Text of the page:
Hi Joel, I am an amateur photographer in LA. I really dig your photos. I would like to get your advice if you don't mind. Currently, I take most of my photos with my iPhone 4 (I know that is extremely amateur), but I have an old (1980's) Canon F-1 at home that I plan to put back into action soon (needs new batteries and some basic cleaning. What is your opinion regarding shooting with actual film over using digital now a days?

Asked by lifeofalens

You know what they say - the best camera is the one that’s with you, so don’t worry about being amateurish, you’re taking photos, that’s what matters.

I’ve recently gotten into film lately, and have been loving it. I’m going to talk about film cameras in a future buying guide post, but it’s something definitely worth pursuing.

The biggest counterpoint against film is also one of the benefits of shooting film. Because you’re limited by the number of shots per roll (and most likely paying for the development of each shot), you have to be more cognizant of the shots you take. You’ll probably be less likely to throw away shots since you will be more economical with your exposures (this isn’t a bad thing).

So basically, go for film all you’d like, just keep in mind there are actual costs associated with it, and mental costs that may actually help you become a better photographer.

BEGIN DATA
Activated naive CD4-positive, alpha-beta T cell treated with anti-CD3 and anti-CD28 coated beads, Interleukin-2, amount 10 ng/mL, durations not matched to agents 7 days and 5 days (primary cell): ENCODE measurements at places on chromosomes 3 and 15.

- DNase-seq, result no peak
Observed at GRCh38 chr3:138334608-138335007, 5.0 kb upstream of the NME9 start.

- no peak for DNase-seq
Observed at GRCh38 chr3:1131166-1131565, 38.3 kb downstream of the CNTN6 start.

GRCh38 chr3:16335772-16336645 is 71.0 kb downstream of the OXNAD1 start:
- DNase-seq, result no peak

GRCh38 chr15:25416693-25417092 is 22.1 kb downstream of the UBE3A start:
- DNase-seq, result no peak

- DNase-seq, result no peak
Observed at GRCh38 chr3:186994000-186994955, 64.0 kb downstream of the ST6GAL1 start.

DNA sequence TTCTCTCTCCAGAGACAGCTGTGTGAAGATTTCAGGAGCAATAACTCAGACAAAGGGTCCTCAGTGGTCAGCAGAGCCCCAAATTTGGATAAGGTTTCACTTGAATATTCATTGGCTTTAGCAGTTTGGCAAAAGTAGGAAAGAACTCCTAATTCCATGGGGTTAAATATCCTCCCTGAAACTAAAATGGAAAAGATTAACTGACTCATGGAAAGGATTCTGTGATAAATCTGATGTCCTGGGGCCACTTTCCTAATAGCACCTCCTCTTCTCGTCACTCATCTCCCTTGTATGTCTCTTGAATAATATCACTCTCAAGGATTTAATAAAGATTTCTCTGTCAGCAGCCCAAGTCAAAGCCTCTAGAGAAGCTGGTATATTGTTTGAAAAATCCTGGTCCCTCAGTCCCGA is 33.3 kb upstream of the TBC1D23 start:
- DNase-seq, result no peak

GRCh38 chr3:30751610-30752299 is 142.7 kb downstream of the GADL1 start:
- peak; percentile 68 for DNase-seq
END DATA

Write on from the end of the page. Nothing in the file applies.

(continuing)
·  17 notes

So You’ve Decided to Buy a Nikon DSLR: Intro

3rd October 2011

I’ve gotten approximately 3.5 billion questions over the past year asking me a very specific question that I’ve avoided answering for a while now:

What camera should I buy?

There are usually specific camera models in there that people ask about, and those are usually camera models that I don’t know much about. Fortunately though, I have friends who have some of the models you are requesting, and through asking them and playing with the cameras a little, I feel better recommending them to you.

There are some disclaimers before we start:

  1. All extra links are affiliate links, so if you buy anything I recommend through these links, I get a kickback (and you’re supporting me so there’s a nice warm fuzzy feeling you should feel).
  2. I’m recommending things, but your needs may be different than what I’m describing, so don’t hold me to everything I’m saying.